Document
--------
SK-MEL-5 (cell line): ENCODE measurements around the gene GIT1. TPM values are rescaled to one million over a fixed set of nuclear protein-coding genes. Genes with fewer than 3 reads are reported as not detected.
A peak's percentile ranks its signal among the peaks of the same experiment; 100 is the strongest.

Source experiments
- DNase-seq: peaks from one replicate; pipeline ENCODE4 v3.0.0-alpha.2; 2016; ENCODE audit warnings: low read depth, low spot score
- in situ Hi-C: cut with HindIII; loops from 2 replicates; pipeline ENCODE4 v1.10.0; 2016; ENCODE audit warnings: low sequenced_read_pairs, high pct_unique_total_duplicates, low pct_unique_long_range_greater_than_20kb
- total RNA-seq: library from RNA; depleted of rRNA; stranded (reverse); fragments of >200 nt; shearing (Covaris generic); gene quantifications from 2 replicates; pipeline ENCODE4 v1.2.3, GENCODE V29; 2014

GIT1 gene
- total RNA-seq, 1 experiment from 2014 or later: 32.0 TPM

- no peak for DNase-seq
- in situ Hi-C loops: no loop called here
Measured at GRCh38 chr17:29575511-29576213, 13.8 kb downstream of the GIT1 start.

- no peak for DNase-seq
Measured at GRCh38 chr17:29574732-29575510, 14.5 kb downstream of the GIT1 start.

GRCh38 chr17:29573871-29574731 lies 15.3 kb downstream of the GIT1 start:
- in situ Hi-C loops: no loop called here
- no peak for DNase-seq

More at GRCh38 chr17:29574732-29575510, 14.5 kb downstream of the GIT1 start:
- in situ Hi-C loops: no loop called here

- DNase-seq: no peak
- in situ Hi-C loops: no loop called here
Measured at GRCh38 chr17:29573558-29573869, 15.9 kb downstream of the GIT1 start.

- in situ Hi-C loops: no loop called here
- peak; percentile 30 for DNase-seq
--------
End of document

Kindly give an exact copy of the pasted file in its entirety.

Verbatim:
SK-MEL-5 (cell line): ENCODE measurements around the gene GIT1. TPM values are rescaled to one million over a fixed set of nuclear protein-coding genes. Genes with fewer than 3 reads are reported as not detected.
A peak's percentile ranks its signal among the peaks of the same experiment; 100 is the strongest.

Source experiments
- DNase-seq: peaks from one replicate; pipeline ENCODE4 v3.0.0-alpha.2; 2016; ENCODE audit warnings: low read depth, low spot score
- in situ Hi-C: cut with HindIII; loops from 2 replicates; pipeline ENCODE4 v1.10.0; 2016; ENCODE audit warnings: low sequenced_read_pairs, high pct_unique_total_duplicates, low pct_unique_long_range_greater_than_20kb
- total RNA-seq: library from RNA; depleted of rRNA; stranded (reverse); fragments of >200 nt; shearing (Covaris generic); gene quantifications from 2 replicates; pipeline ENCODE4 v1.2.3, GENCODE V29; 2014

GIT1 gene
- total RNA-seq, 1 experiment from 2014 or later: 32.0 TPM

- no peak for DNase-seq
- in situ Hi-C loops: no loop called here
Measured at GRCh38 chr17:29575511-29576213, 13.8 kb downstream of the GIT1 start.

- no peak for DNase-seq
Measured at GRCh38 chr17:29574732-29575510, 14.5 kb downstream of the GIT1 start.

GRCh38 chr17:29573871-29574731 lies 15.3 kb downstream of the GIT1 start:
- in situ Hi-C loops: no loop called here
- no peak for DNase-seq

More at GRCh38 chr17:29574732-29575510, 14.5 kb downstream of the GIT1 start:
- in situ Hi-C loops: no loop called here

- DNase-seq: no peak
- in situ Hi-C loops: no loop called here
Measured at GRCh38 chr17:29573558-29573869, 15.9 kb downstream of the GIT1 start.

- in situ Hi-C loops: no loop called here
- peak; percentile 30 for DNase-seq